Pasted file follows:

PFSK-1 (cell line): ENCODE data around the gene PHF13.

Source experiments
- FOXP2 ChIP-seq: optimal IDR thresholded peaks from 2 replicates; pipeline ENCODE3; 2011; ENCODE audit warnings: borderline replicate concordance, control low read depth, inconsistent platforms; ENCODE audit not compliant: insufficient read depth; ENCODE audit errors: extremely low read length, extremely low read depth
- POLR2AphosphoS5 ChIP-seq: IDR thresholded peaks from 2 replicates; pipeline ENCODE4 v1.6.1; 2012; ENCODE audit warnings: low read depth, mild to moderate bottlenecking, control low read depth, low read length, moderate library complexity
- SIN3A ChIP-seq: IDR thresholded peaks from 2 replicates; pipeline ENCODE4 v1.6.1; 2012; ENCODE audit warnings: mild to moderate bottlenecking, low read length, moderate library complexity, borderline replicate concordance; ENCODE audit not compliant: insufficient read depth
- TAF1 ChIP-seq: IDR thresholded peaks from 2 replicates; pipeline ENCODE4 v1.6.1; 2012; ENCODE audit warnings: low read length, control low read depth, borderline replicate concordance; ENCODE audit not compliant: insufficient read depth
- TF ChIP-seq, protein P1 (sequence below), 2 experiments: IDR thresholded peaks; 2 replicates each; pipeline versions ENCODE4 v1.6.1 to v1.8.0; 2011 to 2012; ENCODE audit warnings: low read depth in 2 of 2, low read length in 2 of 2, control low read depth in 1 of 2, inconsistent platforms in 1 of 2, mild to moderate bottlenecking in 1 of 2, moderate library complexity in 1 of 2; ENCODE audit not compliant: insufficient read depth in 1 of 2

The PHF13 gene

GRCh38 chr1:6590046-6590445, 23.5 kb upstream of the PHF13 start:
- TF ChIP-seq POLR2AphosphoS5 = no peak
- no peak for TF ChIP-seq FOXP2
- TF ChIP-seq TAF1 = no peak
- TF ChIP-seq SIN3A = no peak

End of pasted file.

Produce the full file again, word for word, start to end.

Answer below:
PFSK-1 (cell line): ENCODE data around the gene PHF13.

Source experiments
- FOXP2 ChIP-seq: optimal IDR thresholded peaks from 2 replicates; pipeline ENCODE3; 2011; ENCODE audit warnings: borderline replicate concordance, control low read depth, inconsistent platforms; ENCODE audit not compliant: insufficient read depth; ENCODE audit errors: extremely low read length, extremely low read depth
- POLR2AphosphoS5 ChIP-seq: IDR thresholded peaks from 2 replicates; pipeline ENCODE4 v1.6.1; 2012; ENCODE audit warnings: low read depth, mild to moderate bottlenecking, control low read depth, low read length, moderate library complexity
- SIN3A ChIP-seq: IDR thresholded peaks from 2 replicates; pipeline ENCODE4 v1.6.1; 2012; ENCODE audit warnings: mild to moderate bottlenecking, low read length, moderate library complexity, borderline replicate concordance; ENCODE audit not compliant: insufficient read depth
- TAF1 ChIP-seq: IDR thresholded peaks from 2 replicates; pipeline ENCODE4 v1.6.1; 2012; ENCODE audit warnings: low read length, control low read depth, borderline replicate concordance; ENCODE audit not compliant: insufficient read depth
- TF ChIP-seq, protein P1 (sequence below), 2 experiments: IDR thresholded peaks; 2 replicates each; pipeline versions ENCODE4 v1.6.1 to v1.8.0; 2011 to 2012; ENCODE audit warnings: low read depth in 2 of 2, low read length in 2 of 2, control low read depth in 1 of 2, inconsistent platforms in 1 of 2, mild to moderate bottlenecking in 1 of 2, moderate library complexity in 1 of 2; ENCODE audit not compliant: insufficient read depth in 1 of 2

The PHF13 gene

GRCh38 chr1:6590046-6590445, 23.5 kb upstream of the PHF13 start:
- TF ChIP-seq POLR2AphosphoS5 = no peak
- no peak for TF ChIP-seq FOXP2
- TF ChIP-seq TAF1 = no peak
- TF ChIP-seq SIN3A = no peak